Review: Ghost of Tsushima masterfully balances beauty and bloodshed

Ghost of Tsushima is a stunning ode to samurai cinema that showcases the very best of open world gaming while occasionally leaning on some of its tired tropes. 

Despite minor missteps, the story of Jin Sakai - a broken samurai struggling to free his home from an invading Mongol horde - is epic, heartfelt and one of the most memorable games of this console generation.

Balancing frenzied action with moments of quiet contemplation, Ghost shines with love for Japanese history and theatre while providing players an exceptional, consistently spectacular adventure.  

The Island

The standout of Ghost of Tsushima is the titular island itself, which is hands-down one of the most beautiful game worlds I've ever experienced. It's a vast, diverse landscape riddled with collectibles, battles and vistas of jaw-dropping wonder.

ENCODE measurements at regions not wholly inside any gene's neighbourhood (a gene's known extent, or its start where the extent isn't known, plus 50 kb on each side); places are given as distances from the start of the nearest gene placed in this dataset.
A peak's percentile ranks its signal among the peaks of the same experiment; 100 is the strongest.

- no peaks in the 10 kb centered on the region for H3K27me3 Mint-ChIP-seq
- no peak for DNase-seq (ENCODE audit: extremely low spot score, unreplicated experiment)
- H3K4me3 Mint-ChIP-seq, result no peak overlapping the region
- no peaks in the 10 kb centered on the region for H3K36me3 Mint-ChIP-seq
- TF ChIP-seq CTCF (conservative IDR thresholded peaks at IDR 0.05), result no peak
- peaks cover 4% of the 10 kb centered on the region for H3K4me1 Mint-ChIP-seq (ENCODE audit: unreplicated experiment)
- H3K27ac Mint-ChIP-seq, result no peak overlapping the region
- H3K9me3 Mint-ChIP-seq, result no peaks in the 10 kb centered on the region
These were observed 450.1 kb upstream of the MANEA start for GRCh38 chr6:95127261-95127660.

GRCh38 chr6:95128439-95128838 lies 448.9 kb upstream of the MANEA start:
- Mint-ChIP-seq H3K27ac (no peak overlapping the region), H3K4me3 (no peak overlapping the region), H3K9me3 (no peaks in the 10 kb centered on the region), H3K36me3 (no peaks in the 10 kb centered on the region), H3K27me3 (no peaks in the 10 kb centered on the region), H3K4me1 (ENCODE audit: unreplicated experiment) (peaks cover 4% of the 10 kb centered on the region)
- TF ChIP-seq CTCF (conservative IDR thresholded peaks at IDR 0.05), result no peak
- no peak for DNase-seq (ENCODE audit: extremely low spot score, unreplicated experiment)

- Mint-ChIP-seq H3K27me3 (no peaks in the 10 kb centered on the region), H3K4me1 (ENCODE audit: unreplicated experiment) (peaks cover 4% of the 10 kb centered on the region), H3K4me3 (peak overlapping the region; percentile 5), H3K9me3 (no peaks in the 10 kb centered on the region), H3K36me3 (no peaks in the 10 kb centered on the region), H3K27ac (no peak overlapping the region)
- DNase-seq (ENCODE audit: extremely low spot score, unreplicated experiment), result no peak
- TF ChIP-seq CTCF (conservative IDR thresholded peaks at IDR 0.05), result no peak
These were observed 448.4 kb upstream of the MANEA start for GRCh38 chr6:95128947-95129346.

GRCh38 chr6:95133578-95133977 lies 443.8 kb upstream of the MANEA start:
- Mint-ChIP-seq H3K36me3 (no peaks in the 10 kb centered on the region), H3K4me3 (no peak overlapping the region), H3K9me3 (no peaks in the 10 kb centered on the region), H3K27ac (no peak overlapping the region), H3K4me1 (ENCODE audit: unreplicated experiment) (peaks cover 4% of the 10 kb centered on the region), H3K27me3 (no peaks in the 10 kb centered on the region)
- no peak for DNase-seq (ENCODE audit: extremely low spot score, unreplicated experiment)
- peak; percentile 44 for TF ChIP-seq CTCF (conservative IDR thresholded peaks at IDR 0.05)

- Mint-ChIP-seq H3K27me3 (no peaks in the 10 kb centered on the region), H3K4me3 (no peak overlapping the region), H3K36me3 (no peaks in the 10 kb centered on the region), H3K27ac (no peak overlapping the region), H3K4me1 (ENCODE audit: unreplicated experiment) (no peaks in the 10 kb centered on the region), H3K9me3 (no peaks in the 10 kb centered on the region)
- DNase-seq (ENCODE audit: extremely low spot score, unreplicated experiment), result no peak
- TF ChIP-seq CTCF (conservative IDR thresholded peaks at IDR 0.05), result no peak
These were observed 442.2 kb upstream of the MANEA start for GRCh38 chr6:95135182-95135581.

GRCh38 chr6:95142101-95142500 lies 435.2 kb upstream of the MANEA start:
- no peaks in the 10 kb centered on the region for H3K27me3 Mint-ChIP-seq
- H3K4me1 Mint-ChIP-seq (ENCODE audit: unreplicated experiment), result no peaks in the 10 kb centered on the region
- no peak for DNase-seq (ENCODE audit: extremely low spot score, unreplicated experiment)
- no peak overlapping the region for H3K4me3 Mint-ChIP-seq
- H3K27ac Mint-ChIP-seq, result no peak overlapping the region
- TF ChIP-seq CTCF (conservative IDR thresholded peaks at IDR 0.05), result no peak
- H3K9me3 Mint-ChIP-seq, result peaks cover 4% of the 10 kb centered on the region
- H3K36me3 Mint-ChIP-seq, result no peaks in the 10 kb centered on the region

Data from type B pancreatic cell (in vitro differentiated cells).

Thankfully, the game guides you through gentle nudges instead of pointed fingers, allowing players the joy of discovery by not overtly pushing them in any direction.

The display is minimalist - in lieu of traditional minimap or compass, direction to your next point of interest is shown only by the wind's direction. A simple swipe over the touchpad will usher a gust guiding you towards your goal. 

This frees up your attention to appreciate all the beautiful details of Tsushima and what a sheer joy it is to traverse. From golden light spilling through treelines, to fog creeping over ancient battlefields, it's hard to overstate how good this game looks, particularly running on a PS4 Pro. 

Ghost of Tsushima screenshot.
Ghost of Tsushima screenshot. Photo credit: Sucker Punch/PlayStation

The aesthetic is consistent not just in gameplay, but in a haunting musical score and even the small details of menu and loading screens. It all combines to keep you immersed, wherever you are and whatever you're doing.

Even something as simple as beginning a new mission yields an artfully composed scene with the quest's name displayed in the style of a film's opening credits.

It's in a thousand small touches like this that developers Sucker Punch productions showcase their love for cinematic storytelling, and legendary Japanese director Akira Kurosawa in particular.